Beirut (AFP) – A driver arrested over the murder of British embassy worker Rebecca Dykes in the Lebanese capital Beirut has confessed to killing her, a judicial source told AFP on Monday.
The driver with ride-hailing giant Uber admitted strangling the 30-year-old after trying to rape her late on Friday night.
“The prisoner has confessed that he took advantage of the drunken state of the young woman and he drove towards a highway without her realising. He pulled over in a quiet place,” the judicial source told AFP.
“When he began to sexually assault her, she resisted, she was able to escape from the car and started to scream, until he took her back to the car and strangled her,” the source added.
Dykes was last seen alive at a party in Gemmayzeh, a Beirut neighbourhood popular with foreign residents, on Friday night and left in the suspect’s car.
Her body was found dumped on the side of the road north of Beirut early the following evening.
The suspect was arrested on Monday after being tracked down on security camera footage, according to the Lebanese National News Agency.
A senior security official had told AFP that strangulation was the likely cause of death and added that Dykes was found with string tied around her neck.
Uber said it was assisting Lebanese authorities in their investigation.
“We are horrified by this senseless act of violence. Our hearts are with the victim and her family,” a company spokesman told AFP in London.
The company’s driver identification and rating system is seen by many, especially women, as offering better safety guarantees than when hailing a cab off the street in Lebanon.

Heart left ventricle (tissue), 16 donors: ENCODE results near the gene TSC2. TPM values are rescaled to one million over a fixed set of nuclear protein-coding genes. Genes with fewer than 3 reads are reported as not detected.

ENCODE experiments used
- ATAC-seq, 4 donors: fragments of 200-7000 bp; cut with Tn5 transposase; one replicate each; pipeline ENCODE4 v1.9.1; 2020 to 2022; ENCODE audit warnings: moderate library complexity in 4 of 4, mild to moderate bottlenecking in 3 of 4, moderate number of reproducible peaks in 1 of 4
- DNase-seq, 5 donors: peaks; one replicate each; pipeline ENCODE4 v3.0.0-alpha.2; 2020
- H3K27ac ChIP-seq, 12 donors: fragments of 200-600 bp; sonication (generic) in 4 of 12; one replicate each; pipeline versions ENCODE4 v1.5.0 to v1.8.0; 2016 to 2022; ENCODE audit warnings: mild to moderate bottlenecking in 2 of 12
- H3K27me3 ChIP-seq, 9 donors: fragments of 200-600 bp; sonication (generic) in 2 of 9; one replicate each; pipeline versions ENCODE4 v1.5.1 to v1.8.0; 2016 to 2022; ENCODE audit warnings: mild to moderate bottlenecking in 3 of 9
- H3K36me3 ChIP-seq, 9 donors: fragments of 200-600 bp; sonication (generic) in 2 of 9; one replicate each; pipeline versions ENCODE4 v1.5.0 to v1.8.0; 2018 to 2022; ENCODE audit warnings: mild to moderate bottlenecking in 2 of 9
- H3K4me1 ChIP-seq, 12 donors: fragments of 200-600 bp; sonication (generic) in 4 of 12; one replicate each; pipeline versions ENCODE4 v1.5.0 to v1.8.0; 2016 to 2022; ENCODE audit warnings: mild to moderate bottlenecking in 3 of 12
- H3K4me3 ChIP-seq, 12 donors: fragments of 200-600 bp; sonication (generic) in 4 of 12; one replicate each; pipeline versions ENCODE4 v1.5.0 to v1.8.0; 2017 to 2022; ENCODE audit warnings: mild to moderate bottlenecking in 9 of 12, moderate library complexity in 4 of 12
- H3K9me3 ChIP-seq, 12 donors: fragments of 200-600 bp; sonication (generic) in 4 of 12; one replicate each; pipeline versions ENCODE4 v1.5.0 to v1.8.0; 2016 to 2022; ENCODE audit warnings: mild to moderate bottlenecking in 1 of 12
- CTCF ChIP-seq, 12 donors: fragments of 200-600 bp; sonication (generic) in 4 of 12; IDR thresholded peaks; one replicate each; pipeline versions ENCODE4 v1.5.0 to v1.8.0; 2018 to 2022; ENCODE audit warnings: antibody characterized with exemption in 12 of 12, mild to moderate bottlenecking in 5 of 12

The Lebanese judicial source told AFP the suspect has a criminal past and was arrested twice for alleged harassment and theft related to customers — a claim refuted by Uber.
“We have had no complaints from riders regarding harassment or theft with regards to this driver,” the Uber spokesman said.
– Murder ‘not politically motivated’ –
Such crime is rare in Beirut, a city which is considered generally safe, including for tourists and foreign residents.
A senior official in Lebanon had stressed that the murder was “not politically motivated”.
A picture of the young woman, who worked at the British government’s Department for International Development (DFID), was on the front pages of many UK papers on Monday.
Her family said they would “never fully recover” from their loss, while thanking the authorities for a fast-paced and thorough investigation.
“For Becky to have her life cruelly taken away in these circumstances is devastating to our family,” they said in a statement passed on by the Foreign Office.
The British ambassador in Beirut, Hugo Shorter, expressed his grief in a statement and messages of support for her family and colleagues poured in from the city’s shell-shocked diplomatic and aid community.